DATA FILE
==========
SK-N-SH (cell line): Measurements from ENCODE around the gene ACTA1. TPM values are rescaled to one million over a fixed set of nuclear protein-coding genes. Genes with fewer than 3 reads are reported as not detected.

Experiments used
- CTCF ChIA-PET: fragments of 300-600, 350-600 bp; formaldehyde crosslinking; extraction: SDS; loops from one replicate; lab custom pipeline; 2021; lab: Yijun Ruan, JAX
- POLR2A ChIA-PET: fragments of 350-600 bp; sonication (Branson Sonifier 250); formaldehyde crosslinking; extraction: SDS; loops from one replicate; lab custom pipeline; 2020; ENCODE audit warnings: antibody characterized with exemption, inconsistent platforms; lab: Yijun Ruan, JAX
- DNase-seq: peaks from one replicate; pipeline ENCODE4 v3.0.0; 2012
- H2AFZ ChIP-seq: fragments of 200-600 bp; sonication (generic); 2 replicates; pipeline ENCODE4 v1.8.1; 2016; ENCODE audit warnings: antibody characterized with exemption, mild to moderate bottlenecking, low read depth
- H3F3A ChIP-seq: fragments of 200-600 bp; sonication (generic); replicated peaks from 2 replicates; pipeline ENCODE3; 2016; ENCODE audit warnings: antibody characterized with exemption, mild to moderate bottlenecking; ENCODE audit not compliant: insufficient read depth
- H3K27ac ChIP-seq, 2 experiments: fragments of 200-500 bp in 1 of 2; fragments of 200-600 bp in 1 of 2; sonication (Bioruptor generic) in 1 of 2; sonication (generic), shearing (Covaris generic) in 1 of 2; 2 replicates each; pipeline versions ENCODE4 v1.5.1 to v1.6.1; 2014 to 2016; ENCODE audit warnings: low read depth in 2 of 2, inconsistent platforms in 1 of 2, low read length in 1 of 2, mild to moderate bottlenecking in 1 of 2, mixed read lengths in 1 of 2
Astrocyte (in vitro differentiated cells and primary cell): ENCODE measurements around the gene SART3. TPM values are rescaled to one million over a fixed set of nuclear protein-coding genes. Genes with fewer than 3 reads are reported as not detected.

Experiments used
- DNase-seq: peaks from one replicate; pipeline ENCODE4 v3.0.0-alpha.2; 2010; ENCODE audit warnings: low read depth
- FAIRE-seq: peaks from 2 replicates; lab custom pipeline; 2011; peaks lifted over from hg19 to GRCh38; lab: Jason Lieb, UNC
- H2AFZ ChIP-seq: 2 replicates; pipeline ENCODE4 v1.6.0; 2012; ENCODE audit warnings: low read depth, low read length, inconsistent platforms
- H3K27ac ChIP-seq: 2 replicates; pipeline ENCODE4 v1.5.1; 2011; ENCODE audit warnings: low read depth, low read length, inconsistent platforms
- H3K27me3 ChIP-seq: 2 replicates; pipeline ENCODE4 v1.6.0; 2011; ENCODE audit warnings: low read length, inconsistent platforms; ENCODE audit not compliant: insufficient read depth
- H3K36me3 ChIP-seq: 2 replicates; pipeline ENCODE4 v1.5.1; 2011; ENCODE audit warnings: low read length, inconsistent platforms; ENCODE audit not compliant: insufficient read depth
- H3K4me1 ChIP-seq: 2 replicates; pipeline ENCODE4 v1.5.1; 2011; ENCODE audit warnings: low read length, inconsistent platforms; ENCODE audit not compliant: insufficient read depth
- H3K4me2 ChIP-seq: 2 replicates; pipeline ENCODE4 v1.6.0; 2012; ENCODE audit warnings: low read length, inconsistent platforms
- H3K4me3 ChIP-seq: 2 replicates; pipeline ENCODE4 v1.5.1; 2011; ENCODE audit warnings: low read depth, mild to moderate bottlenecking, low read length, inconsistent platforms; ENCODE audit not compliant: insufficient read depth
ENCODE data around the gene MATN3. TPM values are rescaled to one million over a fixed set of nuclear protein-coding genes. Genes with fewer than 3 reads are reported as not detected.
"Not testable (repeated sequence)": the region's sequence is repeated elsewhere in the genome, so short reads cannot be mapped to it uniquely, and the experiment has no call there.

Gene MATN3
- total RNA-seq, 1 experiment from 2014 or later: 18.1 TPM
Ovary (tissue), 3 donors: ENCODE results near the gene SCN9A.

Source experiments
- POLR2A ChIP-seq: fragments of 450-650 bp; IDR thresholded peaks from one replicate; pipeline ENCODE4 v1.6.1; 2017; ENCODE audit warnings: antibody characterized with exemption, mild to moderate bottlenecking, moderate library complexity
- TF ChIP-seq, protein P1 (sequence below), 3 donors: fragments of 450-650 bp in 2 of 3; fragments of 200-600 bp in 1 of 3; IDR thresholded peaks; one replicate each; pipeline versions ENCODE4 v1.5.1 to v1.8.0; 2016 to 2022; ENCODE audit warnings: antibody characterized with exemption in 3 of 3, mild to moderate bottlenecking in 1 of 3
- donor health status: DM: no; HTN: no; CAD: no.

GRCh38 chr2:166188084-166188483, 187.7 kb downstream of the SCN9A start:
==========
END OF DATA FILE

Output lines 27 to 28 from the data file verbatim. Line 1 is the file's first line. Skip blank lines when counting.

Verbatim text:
- TF ChIP-seq, protein P1 (sequence below), 3 donors: fragments of 450-650 bp in 2 of 3; fragments of 200-600 bp in 1 of 3; IDR thresholded peaks; one replicate each; pipeline versions ENCODE4 v1.5.1 to v1.8.0; 2016 to 2022; ENCODE audit warnings: antibody characterized with exemption in 3 of 3, mild to moderate bottlenecking in 1 of 3
- donor health status: DM: no; HTN: no; CAD: no.